Tuesday, May 27, 2008

What's The Difference Between A Human And A Fruit Fly?

Not a whole lot, by objective standards. Wait... is this a trick question? Maybe. Turns out you can tell the difference by looking at protein interactions. (Technically, this is part of the "interactome".)

What's The Difference Between A Human And A Fruit Fly?
Fruit flies are dramatically different from humans not in their number of genes, but in the number of protein interactions in their bodies, according to scientists who have developed a new way of estimating the total number of interactions between proteins in any organism.

The new research, published May 13, 2008 in the Proceedings of the National Academy of Sciences journal, shows that humans have approximately 10 times more protein interactions than the simple fruit fly, and 20 times as many as simple, single-cell yeast organisms.

This contradicts comparisons between the numbers of genes in different organisms, which yield surprising results: humans have approximately 24,000 genes, but fruit flies are not far behind, with approximately 14,000 genes.

Surprisingly little seems to be known about how many actual genes different organisms have. It's relatively easy to figure out the size of an organism's complete genome, which is the number of base pairs in its DNA. (In just a single copy of the total genome, that is. Humans have 2 sets of chromosomes, hence two copies. But one bacterial species, Epulopiscium, has tens of thousands of copies of its genome. See here.)

You can find a table of a few different genome sizes here, and for more on genome size see here. Anyhow, this number varies dramatically. Humans have about 3.2 billion base pairs, but there's an amoeba, Amoeba dubia that has 670 billion base pairs, the largest size genome known. For a little more on genome size, see here.

Determining the actual number of genes is quite a bit harder, as some genomes contain a great deal of DNA that is not part of any gene. (This used to be called "junk DNA", but it's now realized that much of this DNA is actually important. We just don't know exactly what it's important for.) As we discussed here, it has finally been determined, after quite a bit of study, that there are about 20,500 human genes. (So the number 24,000 quoted above is an earlier, less exact estimate.)

For genomes which have not been studied as intensively as those of humans and fruit flies, our estimates on the number of genes are less certain. But, for example, corn has about 50,000 genes. So what is interesting is that most relatively complex organisms have numbers of genes numbering in the low tens of thousands.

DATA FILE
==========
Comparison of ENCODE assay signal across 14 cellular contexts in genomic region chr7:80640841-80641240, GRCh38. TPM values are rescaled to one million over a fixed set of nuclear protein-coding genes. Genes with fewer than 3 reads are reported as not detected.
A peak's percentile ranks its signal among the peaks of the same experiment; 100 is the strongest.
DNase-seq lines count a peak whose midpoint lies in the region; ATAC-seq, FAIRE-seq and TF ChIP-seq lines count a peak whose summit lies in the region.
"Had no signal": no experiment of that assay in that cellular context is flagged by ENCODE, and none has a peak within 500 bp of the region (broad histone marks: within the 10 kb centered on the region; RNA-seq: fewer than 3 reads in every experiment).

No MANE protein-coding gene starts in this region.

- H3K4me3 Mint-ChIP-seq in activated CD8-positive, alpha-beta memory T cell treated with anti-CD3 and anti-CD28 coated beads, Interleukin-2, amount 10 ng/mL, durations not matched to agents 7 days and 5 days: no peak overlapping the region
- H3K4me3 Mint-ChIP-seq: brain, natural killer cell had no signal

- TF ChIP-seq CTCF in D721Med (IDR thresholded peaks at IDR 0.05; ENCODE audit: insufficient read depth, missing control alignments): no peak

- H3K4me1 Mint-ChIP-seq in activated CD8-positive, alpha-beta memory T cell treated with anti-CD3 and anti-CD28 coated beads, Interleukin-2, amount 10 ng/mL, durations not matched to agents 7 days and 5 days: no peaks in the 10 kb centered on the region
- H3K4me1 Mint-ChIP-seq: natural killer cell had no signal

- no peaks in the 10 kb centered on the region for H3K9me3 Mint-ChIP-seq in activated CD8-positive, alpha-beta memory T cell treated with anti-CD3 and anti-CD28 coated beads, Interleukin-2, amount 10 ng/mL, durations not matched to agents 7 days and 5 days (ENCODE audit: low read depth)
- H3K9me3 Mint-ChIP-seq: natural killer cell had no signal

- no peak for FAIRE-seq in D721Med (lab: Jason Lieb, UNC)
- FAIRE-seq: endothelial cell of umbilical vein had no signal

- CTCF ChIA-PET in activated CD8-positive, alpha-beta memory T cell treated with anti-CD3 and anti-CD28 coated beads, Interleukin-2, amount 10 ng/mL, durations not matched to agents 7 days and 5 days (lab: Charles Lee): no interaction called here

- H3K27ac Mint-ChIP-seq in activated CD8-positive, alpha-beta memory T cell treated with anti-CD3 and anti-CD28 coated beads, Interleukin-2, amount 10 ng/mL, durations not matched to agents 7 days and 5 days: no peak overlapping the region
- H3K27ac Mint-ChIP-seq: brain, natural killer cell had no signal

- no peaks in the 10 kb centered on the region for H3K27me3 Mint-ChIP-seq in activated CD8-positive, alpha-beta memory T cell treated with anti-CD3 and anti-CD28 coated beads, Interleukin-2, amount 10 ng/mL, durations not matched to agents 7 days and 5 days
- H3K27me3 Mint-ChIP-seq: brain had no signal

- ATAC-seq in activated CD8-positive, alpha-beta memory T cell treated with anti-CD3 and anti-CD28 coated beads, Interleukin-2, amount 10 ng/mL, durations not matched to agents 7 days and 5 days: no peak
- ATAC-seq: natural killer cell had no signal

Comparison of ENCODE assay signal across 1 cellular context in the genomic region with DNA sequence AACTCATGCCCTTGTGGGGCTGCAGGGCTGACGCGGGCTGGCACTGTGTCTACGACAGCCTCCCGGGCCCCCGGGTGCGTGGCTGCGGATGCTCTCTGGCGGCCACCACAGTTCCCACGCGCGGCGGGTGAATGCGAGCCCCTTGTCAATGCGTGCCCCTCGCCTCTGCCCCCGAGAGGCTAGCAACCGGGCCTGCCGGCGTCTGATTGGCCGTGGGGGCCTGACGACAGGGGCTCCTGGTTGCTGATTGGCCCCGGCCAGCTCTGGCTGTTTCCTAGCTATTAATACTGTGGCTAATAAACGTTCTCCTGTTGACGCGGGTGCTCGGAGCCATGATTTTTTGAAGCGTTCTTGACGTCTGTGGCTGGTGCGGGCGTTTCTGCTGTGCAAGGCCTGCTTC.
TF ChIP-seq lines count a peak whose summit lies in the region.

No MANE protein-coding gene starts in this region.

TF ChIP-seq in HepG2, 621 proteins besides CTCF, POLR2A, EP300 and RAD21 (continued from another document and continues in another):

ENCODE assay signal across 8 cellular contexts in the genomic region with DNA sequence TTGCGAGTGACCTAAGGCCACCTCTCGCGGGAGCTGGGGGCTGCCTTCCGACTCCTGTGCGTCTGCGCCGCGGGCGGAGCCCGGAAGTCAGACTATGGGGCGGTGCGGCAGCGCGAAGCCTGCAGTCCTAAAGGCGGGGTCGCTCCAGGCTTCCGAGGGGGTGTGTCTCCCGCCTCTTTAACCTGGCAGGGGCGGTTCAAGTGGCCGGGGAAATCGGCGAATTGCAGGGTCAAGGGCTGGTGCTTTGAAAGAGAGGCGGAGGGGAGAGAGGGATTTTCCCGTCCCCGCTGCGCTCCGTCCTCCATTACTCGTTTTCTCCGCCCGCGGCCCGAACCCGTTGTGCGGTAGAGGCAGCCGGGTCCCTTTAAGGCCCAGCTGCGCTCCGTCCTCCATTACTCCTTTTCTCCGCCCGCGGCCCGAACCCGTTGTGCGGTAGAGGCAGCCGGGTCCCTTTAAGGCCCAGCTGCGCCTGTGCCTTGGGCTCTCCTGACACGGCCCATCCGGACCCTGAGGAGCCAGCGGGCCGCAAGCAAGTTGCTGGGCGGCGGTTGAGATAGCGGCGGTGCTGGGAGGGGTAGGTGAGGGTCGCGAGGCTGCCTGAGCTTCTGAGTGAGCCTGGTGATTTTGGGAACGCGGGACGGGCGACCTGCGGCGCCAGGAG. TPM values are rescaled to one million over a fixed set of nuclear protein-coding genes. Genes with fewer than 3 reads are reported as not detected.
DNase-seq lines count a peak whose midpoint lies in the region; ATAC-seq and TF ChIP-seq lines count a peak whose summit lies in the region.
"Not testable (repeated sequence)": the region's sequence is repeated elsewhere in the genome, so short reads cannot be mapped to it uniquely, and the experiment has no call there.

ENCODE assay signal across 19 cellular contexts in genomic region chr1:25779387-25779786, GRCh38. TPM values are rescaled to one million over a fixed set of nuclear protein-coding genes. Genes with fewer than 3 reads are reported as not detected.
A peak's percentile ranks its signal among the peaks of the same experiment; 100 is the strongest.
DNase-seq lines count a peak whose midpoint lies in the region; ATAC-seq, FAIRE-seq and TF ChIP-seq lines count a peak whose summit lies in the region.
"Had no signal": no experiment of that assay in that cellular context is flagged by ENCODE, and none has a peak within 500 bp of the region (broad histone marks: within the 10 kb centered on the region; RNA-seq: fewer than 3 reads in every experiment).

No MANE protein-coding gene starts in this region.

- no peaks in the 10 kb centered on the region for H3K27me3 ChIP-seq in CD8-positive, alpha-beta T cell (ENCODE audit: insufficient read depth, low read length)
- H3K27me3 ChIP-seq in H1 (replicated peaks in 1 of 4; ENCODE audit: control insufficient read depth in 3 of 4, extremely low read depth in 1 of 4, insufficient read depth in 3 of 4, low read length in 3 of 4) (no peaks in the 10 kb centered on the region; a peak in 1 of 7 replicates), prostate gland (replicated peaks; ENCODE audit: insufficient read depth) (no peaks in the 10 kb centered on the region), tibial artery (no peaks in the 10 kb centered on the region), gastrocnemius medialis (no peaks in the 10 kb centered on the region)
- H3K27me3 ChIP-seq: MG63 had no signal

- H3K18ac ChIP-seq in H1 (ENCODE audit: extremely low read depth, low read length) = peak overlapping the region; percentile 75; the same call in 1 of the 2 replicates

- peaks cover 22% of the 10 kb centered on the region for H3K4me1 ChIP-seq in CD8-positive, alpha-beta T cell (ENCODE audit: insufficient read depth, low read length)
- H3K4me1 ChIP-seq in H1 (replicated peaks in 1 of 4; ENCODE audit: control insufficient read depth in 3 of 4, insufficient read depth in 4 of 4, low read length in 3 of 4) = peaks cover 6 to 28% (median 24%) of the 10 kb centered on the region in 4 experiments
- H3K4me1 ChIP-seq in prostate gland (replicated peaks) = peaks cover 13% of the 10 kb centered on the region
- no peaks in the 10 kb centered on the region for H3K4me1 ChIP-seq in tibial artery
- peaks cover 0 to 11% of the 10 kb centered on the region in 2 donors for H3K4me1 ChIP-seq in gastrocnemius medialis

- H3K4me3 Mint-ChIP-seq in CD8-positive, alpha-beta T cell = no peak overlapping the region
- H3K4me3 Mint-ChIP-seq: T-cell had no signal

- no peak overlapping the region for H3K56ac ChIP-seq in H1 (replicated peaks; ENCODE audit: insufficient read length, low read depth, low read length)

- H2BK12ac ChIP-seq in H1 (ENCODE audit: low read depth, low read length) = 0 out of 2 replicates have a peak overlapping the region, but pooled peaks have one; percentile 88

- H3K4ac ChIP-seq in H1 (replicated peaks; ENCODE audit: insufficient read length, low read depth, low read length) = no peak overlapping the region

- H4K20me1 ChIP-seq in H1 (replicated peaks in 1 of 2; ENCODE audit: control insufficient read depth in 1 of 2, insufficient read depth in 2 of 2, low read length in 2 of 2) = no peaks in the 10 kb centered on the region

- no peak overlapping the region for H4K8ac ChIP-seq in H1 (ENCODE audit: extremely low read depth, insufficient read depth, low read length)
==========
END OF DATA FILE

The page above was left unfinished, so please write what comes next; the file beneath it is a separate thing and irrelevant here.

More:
An interesting question, then, based on the research cited at the beginning of this note, is why evolution has chosen to implement complexity through increasing the number of protein interactions rather than the number of actual genes.

At present, this question can only be speculated on. But it seems that some simple considerations of probabilities would lead us to have predicted the outcome.

Apparently, nature finds it relatively difficult to create new genes. New genes are created when a genome acquires two or more copies of an existing gene. Usually additional copies come about (over multiple generations) when it is useful to an organism to produce larger amounts of a certain protein, since two copies of a gene would be expected to result in about twice as much of its corresponding protein.

But as soon as there are multiple copies of any gene, the copies can start to diverge from each other in their exact sequence, if the protein they originally code for becomes less critical. The result is two or more genes that gradually, over many generations, code for slightly different proteins, which may come to have very different functions.

However, what we apparently have to conclude from the fruit fly research, is that changes to an organism's phenotype (roughly, its physical form) are rather more likely to occur when genetic changes are so slight that they don't lead to actual new genes, but instead merely large enough to alter a protein only enough to change how it interacts with some, probably just a few, other proteins.

We still don't know how many distinct proteins are actually produced, even in humans. We do know the number is much larger than the number of different genes, because of alternative splicing. In humans, this number might be in the hundreds of thousands. Whatever the actual number (call it N) is, the number of possible interactions within the set is astronomical, since the number of distinct protein pairs is almost N2/2.

So it stands to reason, just on a crude probabilistic estimate, that a minuscule change in a protein, due to a change of a single amino acid in its sequence, is far more likely to affect how the protein interacts with some other protein than how it significantly affects the protein's main function.

The net is that small phenotype-altering changes to existing genes are much more likely to result from changes to protein interactions than from development of entirely new genes.

Further reading:

Web of protein interactions reflects human complexity better than number of genes – very good 5/12/08 article on this research at Science News

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